The Studio Dam is the world's largest dam, located in Studio Hills. It was built from 1951-1956. It is 761m tall, and deverts the Earthquake River, from Studio Hills, down into Lake Matewood, via the Adimoore Canal.
In the 1940s-1950s, the Studio Hills district of the city of South Matewood was thriving thanks to the entertainment industry.It also served as a major suburban district of South Matewood, with over 400,000 people located in the district.
On May 13, 1951, the most powerful earthquake to date, a 9.6 magnitude earthquake, took place. It caused a major new river system to be formed, running from Oilman Harbour (at Sienfield), to Studio Hills, into Lake South. The river was very full of water, being so far below the sea level. The river was about 633m tall after a very rainy day. The river ran directly into Studio Hills, and used the district as a flood ground, into Lake South, essentially making Studio Hills all Lake South, because of the immense amount of water being flooded into the desert district.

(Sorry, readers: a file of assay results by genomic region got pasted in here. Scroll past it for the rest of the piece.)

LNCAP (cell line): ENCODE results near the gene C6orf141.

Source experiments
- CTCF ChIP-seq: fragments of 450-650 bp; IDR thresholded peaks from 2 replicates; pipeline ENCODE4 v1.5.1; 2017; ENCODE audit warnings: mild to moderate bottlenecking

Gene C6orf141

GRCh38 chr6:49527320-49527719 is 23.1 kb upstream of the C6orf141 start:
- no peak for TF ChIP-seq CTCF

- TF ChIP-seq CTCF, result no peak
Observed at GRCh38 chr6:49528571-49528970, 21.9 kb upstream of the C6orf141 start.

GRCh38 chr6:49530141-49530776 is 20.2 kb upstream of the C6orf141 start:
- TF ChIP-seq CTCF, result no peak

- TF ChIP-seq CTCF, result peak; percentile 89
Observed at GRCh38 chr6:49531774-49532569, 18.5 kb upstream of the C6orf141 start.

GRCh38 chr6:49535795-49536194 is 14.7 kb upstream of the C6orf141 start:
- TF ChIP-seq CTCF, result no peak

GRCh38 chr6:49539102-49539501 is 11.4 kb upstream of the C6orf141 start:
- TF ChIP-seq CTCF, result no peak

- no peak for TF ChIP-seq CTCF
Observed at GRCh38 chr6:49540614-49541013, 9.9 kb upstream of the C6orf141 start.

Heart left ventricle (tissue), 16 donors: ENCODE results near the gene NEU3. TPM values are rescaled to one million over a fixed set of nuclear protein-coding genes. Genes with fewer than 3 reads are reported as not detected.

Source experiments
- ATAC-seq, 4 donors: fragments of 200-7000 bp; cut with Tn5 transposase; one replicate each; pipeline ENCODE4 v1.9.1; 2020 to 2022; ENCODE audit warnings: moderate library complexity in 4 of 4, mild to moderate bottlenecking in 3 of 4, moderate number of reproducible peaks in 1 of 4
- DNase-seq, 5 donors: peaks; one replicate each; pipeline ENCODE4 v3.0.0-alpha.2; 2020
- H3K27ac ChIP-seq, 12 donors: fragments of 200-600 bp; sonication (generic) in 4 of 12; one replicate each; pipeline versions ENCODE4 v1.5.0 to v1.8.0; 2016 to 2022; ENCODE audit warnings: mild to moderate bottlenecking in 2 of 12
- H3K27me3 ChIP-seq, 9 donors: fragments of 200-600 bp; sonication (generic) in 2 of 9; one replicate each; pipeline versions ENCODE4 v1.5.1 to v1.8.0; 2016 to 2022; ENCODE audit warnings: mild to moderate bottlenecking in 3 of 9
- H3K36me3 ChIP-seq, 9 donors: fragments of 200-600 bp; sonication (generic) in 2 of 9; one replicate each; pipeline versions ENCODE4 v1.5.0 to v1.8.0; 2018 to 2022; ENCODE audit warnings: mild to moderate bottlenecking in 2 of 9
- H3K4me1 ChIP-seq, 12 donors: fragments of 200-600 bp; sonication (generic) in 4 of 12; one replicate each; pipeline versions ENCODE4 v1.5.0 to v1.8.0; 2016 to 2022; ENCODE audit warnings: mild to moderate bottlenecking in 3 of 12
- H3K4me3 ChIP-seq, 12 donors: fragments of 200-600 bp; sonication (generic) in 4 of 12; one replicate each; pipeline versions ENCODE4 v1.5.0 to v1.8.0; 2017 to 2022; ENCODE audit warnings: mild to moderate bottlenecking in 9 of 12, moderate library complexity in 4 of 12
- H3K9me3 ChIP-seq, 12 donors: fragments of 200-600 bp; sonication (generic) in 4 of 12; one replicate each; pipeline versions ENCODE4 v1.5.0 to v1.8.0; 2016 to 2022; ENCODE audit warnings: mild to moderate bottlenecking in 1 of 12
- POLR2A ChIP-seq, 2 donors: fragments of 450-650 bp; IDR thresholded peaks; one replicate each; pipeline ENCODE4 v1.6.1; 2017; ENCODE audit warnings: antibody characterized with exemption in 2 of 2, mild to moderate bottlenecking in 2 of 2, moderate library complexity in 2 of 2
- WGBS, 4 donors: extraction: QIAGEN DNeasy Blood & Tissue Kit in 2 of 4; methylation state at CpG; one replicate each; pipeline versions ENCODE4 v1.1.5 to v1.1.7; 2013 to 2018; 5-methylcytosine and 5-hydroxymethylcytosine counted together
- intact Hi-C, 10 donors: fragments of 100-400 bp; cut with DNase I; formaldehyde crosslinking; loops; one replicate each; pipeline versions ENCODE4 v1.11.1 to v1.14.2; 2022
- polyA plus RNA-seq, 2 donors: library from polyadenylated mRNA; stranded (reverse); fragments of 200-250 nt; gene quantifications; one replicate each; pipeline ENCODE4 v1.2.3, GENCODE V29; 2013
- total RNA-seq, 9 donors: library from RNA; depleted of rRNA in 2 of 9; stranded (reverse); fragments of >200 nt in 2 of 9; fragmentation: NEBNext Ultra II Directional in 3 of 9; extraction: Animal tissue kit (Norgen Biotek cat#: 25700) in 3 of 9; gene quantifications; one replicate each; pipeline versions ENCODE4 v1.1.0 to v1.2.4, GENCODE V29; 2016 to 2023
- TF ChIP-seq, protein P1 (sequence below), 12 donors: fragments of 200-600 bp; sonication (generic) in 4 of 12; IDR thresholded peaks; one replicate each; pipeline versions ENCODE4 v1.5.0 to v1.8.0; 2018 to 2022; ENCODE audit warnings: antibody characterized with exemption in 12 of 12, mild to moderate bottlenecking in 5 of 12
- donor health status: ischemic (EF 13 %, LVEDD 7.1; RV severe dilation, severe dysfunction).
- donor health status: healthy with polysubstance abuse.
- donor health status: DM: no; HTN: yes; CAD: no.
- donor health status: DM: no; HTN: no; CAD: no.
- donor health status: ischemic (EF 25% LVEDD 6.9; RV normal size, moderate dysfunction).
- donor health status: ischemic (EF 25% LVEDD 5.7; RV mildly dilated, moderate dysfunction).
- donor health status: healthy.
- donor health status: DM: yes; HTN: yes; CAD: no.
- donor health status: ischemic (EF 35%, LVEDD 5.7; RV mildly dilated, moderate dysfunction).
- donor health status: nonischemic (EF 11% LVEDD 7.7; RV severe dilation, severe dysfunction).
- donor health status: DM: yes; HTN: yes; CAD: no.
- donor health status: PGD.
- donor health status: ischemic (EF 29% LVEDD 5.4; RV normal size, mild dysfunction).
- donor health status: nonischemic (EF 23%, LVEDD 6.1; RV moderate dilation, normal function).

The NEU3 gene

It is estimated that 75,000 people died because of the flooding. All of the survivors were evacuated to South Matewood. Most of the Studios moved into the new Southern Entertainment District in South Matewood, or left to South Blix.
The BRM decided that it would be best to build a dam, and regain the beautiful district. The city disagreed, saying that they would provide no funds to aide in the construction of a dam. The ex-citizens of Studio Hills came together, and proposed that they become their own city. The vote was 231,037 to 12,921 in favour of becoming a new city.
Because of this, the BRM was obligued to construct a dam, because it was OK to lose a district, but not to lose a city.
The dam began construction in August 1951.